A risk-assessment model has demonstrated the ability of a new cell culture-based vaccine manufacturing process to reduce the level of any adventitious agent to a million-fold below infectious levels. The cell culture-derived subunit influenza vaccine (OPTAFLU ®, Novartis Vaccines and Diagnostics) is produced using Madin–Darby canine kidney (MDCK) cells to propagate seasonal viral strains, as an alternative to embryonated chicken-eggs. As only a limited range of mammalian viruses can grow in MDCK cells, similar to embryonated eggs, MDCK cells can act as an effective filter for a wide range of adventitious agents that might be introduced during vaccine production. However, the introduction of an alternative cell substrate (for example, MDCK cells) into a vaccine manufacturing process requires thorough investigations to assess the potential for adventitious agent risk in the final product, in the unlikely event that contamination should occur.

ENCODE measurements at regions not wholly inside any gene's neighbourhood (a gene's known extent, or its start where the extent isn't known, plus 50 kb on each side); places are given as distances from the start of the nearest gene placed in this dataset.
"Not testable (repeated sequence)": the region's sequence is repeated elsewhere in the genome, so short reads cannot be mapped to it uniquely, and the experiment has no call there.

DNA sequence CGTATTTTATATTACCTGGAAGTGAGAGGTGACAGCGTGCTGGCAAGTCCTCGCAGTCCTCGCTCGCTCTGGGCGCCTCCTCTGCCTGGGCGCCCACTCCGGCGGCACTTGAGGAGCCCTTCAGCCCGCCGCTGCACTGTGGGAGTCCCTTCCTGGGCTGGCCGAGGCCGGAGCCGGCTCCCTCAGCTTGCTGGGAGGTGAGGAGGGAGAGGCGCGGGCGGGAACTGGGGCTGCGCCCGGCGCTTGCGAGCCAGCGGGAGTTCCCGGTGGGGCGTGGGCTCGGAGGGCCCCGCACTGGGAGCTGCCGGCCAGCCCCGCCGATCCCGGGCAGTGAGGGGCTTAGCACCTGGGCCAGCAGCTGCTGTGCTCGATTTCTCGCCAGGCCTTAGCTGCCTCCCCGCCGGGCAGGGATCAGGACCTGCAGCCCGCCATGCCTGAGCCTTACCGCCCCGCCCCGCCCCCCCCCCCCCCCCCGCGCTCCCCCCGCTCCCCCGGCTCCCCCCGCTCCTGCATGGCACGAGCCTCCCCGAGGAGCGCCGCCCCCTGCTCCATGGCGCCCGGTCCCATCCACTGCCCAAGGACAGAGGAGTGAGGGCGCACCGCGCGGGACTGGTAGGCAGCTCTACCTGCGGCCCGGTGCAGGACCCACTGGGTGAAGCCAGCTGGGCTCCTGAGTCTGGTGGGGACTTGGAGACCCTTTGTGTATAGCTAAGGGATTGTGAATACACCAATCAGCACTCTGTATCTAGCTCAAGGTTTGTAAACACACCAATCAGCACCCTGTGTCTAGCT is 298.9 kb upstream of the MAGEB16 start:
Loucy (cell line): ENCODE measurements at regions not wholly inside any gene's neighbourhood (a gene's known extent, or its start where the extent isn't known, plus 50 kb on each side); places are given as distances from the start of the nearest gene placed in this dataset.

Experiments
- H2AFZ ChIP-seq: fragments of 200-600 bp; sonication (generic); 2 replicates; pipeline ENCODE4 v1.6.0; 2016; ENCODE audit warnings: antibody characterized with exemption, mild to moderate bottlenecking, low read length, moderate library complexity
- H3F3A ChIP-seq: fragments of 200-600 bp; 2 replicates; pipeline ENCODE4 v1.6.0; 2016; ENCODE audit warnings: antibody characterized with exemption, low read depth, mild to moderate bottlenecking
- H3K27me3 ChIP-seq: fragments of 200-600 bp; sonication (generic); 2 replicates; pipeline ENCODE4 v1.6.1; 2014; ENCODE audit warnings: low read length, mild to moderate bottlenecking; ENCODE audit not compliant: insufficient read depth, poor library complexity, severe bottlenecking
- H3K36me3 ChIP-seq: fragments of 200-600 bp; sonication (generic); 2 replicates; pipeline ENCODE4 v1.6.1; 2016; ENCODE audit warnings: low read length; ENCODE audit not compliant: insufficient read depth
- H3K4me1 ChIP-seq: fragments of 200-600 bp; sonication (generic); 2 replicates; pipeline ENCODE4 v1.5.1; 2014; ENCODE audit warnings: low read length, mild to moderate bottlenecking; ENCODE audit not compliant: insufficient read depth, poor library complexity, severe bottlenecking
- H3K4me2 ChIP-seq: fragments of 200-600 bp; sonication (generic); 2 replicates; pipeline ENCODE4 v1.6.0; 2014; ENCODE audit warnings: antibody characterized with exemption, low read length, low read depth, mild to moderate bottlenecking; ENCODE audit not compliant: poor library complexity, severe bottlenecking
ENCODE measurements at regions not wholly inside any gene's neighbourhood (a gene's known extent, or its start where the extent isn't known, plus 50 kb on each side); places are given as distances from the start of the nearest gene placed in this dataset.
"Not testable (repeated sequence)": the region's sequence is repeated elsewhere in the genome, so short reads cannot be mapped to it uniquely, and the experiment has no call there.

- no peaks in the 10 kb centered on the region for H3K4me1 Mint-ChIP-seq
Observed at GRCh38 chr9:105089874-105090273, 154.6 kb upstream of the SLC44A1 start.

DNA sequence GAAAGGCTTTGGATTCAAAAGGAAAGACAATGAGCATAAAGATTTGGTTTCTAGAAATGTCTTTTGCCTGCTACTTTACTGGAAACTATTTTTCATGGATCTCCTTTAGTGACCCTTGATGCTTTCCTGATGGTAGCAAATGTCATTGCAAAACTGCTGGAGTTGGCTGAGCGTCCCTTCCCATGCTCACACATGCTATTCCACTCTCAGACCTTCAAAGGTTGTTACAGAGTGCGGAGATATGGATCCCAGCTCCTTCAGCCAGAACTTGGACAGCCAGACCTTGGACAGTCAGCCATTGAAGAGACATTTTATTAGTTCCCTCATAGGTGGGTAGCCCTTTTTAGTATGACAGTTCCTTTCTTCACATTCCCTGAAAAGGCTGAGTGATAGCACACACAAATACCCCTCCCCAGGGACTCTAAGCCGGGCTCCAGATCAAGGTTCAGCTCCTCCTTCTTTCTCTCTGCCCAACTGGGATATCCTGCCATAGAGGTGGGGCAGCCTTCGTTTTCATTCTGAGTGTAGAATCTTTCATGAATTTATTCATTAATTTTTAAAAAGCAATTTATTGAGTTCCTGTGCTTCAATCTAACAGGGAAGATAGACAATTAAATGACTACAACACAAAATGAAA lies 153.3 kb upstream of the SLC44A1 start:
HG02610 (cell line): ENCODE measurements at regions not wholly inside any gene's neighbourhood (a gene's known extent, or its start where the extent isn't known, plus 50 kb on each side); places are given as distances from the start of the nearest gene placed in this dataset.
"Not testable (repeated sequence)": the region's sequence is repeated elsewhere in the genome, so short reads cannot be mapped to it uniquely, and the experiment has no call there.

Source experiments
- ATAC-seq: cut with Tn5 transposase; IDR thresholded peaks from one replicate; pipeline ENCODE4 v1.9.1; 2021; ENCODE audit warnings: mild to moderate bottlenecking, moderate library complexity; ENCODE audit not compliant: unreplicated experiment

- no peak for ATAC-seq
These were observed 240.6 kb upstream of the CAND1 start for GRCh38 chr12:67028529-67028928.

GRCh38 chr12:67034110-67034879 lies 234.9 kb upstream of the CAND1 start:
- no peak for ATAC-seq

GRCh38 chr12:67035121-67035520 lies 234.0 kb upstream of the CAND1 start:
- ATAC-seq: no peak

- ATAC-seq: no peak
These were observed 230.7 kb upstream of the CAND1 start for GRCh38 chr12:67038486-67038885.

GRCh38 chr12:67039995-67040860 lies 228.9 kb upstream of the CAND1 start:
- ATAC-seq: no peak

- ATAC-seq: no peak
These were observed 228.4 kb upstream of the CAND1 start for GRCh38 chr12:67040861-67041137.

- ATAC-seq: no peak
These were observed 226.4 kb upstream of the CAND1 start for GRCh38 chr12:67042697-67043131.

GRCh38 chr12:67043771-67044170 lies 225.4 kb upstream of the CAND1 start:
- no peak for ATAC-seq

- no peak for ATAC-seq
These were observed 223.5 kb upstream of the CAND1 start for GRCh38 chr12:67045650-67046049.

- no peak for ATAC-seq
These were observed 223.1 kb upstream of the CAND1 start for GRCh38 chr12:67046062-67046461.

The risk assessment takes into account the entire manufacturing process, from initial influenza virus isolation, through to blending of the trivalent subunit vaccine and worst-case residual titres for the final vaccine formulation have been calculated for >20 viruses or virus families. Maximum residual titres for all viruses tested were in the range of 10 −6 to 10 −16 infectious units per vaccine dose. Thus, the new cell culture-based vaccine manufacturing process can reduce any adventitious agent to a level that is unable to cause infection.